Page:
Brian Witte, File, Associated Press
A May 28, 2013, file photo shows a hiker on a rock formation known as The Wave in the Vermilion Cliffs National Monument in Arizona. A hiker visiting The Wave died of cardiac arrest Tuesday July 23, 2013. The flowing sandstone rock formation near the Utah-Arizona border that claimed the lives of a California couple earlier this month.

KANAB — Bureau of Land Management officials are considering actions to improve hiking safety after the summer’s third fatality occurred this week near The Wave.

“Anytime that there is a fatality on public lands, of course there is great concern, and our hearts go out to the families,” said Arizona BLM public affairs officer Rachel Tueller. “That’s why we’re looking at a wide range of options and actions.”

Tueller said BLM is evaluating suggestions made by partners such as Kane County officials, which include boosting cell phone coverage, adding more trail markers, increasing the daily permit total so more people can help each other stay on the trail, and reviewing the hike’s permit issuing and application process.

However, BLM officials have not made a decision on how best to ensure public safety while also maintaining the integrity of the wilderness.

“We are looking at every aspect of this program at this time,” Tueller said.

The Wave — a deposit of ancient, undulating sandstone famous to hikers worldwide — is located halfway between Kanab and Page, Ariz. in the Vermilion Cliffs National Monument, about 45 miles from amenities or assistance.

“It is a wilderness area, so it’s rugged and remote,” Tueller said. “We’re talking about an area that doesn’t have any kind of development within miles.”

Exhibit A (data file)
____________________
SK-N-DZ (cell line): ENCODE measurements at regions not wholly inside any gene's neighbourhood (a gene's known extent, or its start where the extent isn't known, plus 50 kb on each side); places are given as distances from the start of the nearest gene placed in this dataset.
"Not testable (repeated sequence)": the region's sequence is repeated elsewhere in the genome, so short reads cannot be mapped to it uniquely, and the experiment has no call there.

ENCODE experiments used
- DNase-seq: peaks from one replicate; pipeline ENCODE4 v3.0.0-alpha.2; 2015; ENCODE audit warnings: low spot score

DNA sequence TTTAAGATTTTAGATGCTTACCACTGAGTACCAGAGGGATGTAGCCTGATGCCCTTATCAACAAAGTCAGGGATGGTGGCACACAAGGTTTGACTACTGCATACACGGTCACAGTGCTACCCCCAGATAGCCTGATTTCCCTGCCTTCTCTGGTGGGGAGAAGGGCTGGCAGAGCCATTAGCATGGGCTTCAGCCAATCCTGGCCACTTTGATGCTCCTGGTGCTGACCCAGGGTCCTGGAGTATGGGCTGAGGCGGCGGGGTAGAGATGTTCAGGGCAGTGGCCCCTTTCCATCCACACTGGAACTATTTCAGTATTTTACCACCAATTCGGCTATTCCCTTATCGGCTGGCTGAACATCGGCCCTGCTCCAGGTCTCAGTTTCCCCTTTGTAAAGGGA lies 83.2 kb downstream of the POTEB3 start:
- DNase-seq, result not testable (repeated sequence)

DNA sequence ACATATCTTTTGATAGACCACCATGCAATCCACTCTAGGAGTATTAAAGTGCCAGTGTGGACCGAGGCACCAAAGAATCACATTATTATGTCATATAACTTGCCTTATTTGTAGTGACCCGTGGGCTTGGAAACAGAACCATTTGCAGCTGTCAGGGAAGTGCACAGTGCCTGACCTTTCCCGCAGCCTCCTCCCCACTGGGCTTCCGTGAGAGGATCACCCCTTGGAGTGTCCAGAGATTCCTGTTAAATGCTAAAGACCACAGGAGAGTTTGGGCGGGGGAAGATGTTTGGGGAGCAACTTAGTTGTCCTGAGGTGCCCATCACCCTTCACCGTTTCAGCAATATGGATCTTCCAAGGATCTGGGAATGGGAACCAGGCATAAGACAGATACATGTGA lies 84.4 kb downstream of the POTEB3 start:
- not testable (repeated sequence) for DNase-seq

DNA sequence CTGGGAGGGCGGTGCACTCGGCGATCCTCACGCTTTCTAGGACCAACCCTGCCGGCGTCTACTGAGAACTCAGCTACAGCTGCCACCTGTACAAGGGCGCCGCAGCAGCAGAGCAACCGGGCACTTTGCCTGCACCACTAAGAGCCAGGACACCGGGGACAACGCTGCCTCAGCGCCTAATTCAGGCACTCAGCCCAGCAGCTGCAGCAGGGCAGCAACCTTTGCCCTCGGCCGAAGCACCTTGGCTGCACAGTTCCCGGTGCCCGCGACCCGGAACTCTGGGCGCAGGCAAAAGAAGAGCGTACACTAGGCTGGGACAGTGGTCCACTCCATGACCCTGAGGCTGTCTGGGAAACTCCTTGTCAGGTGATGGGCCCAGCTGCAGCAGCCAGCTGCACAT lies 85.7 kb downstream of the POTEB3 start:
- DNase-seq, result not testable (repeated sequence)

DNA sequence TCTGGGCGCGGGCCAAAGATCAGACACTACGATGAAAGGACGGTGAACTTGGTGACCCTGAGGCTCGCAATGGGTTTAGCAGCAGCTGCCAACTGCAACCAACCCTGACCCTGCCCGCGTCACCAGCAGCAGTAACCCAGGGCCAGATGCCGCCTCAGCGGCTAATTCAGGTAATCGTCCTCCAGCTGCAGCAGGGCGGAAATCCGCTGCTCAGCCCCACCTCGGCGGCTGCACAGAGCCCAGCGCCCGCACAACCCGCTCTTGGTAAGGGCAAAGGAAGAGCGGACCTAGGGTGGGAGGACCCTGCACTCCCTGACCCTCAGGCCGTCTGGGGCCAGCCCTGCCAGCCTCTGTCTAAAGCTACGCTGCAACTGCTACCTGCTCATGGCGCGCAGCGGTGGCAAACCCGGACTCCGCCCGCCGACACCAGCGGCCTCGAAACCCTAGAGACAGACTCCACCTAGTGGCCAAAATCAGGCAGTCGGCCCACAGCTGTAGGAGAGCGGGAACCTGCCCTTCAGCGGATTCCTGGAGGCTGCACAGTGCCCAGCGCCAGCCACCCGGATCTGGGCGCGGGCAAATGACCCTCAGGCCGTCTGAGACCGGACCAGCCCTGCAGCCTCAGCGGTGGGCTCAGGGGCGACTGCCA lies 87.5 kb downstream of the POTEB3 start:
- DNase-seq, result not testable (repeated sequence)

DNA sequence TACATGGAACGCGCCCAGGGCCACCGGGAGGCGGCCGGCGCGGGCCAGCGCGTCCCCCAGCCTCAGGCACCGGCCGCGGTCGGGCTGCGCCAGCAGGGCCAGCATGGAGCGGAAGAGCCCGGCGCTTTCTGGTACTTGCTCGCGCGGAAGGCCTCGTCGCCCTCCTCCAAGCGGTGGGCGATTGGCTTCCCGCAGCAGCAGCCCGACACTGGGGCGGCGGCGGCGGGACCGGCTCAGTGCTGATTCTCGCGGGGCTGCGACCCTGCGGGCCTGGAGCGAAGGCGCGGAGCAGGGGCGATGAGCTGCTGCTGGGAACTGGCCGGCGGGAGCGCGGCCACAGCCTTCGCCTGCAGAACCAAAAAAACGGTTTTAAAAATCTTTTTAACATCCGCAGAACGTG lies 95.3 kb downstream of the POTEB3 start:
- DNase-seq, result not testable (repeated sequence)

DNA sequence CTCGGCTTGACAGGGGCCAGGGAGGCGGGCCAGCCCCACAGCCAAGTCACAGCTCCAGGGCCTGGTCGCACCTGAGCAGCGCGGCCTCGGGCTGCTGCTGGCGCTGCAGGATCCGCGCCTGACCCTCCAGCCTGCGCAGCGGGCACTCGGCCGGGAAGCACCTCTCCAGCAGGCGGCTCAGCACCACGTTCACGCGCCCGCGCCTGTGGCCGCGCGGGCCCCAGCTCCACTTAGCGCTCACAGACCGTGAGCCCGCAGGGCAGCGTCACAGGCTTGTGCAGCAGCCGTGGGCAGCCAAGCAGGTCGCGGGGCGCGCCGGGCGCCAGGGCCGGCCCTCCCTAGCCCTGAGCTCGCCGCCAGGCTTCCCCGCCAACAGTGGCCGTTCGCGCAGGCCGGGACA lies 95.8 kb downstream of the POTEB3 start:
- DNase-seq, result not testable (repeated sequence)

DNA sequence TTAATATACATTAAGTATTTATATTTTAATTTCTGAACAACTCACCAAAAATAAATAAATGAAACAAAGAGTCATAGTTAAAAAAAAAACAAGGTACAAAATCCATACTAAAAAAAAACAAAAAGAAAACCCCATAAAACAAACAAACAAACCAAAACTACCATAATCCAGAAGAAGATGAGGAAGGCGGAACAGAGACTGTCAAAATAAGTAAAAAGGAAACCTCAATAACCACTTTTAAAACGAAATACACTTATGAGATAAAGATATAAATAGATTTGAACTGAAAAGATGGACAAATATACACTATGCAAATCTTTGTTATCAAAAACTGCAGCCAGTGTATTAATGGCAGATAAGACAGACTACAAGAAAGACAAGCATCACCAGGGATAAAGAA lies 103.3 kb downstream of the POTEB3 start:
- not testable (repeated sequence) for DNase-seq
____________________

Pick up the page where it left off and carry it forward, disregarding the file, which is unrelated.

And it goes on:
Tueller said The Wave’s trail is about six miles round-trip and is fully exposed to the heat of the sun. The undulating sandstone and sand may also make the hike challenging for hikers.

“It’s more of a rugged area than some might anticipate,” she said.

Monday 27-year-old Elisabeth Ann Bervel died while hiking The Wave with her husband. Kane County officials reported the couple spent extra hours in the heat as a result of losing the trail on their way back.

Less than a month earlier, Ulrich and Patricia Wahli, 70 and 69, died of what officials believe to be heat-related stress while hiking The Wave in temperatures more than 100 degrees.

Tueller said The Wave’s trail is marked only by natural landscape markers because it’s located in a wilderness area that was congressionally designated as a place meant to grant visitors a sense of remoteness and solitude.

Tueller said BLM officials ensure hikers have access to many forms of safety information and resources, such as access to GPS points and brochures that outline the importance of proper hydration, trip preparation, and details of trail markers. Additionally, those who wish to hike The Wave must first obtain a permit. When hikers apply for the permit online, they are required to watch a safety video, Tueller said.

“We encourage folks, because we are all so different and come from a wide range of backgrounds, abilities and experiences, to just do as much research as possible ... and always stay well hydrated, especially in the desert,” she said.

Sgt. Alan Alldredge of the Kane County Sheriff's Office said Kane County and BLM officials have been meeting informally to discuss ideas, and BLM officials have taken "a hard look at their requests" to post signs or mark the trail in some way.

"It's the BLM's call," he said. "We'd love to see it happen this month, or this week. But whatever the time-table would be it's up to them."

No formal meetings have been scheduled yet to discuss BLM's options, Tueller said.

"Considering the fact that we're still waiting for some of the reports, (the plan) is still early on," she said. "BLM is looking at all the different potential actions, and we're in the process of internal deliberations, so that's going to take some time."

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